I want to spend some time blogging through Ned Hermann’s book The Creative Brain. I found this book on one of my book store trips/scavenger hunts. When I go to a bookstore I often look for books that fit a topic I am studying, and I browse for books that are new to me or introduce me to a new topic. This book met both criteria. I am interested in creativity and I have never read a book about the brain.
In this book Hermann states,
“It was a full year before I knew why I was doing any of these things.” (pg. 51)
Now this statement sums up my life! I am doing many things and am really not sure why. Well I have an idea why. I have something telling me that the things I am doing will lead somewhere and fit in with my life goals, but when I do these things everyday it makes no sense to me.
Oh, but thank you Hermann for letting me know I am not crazy. I am just following my right brain.
Hermann did figure out why he was doing all those things. He kept following his right brain intuition and it all led him to develop the Herrmann Brain Dominance Instrument. Hermann didn’t know that all the things he was doing would lead up to anything at all, but it did. He believes that this is proof that our right brain has an instinct for doing the right thing even when our left brain doesn’t consciously understand why it is doing things, or when or how they will work out.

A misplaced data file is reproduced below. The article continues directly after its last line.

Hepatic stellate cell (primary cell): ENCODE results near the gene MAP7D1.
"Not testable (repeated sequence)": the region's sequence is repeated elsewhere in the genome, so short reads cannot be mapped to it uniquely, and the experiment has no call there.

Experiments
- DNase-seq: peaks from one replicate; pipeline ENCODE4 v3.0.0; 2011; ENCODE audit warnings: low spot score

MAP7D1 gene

The Epiphany Came
Guess when Hermann figured out what was going on? “Right in the middle of my presentation I stopped and said to the audience, ‘My God! I think this might be the basis for a brain dominance instrument.’”.
Hermann kept doing things and it was when he was presenting his research that he had the epiphany he had been waiting for. The explanation of what it all meant. In front of a group of people it all came together. After this event he would make a few changes to what became the brain dominance instrument.
What If I?
How many times have you thought that? What if I…..
I have these thoughts on a constant basis. It’s one reason why I carry around what has become my creative journal. My journal is a place where I can capture ideas, and review them to determine their viability.
Hermann was on a focused quest to prove his idea of a dual brain. A brain that operated at times using the left brain and at times using the right. All the things he was doing that didn’t make sense were focused on this idea. I think that is a key point to remember.
I may write down twenty ideas a day in my journal, yet I may not have the skills, talent or resources to act on them. They may also not fit in with any part of my life. We need an overarching goal or idea to guide our right brain. For Hermann it was proving his dual brain theory. What is your goal?
We should act on our ideas even when they don’t make sense, as long as they fit in with the general direction of our lives, or an overarching idea. If we act in this way we can be sure that the left brain will make sense of it all, and we can look forward to our own epiphany.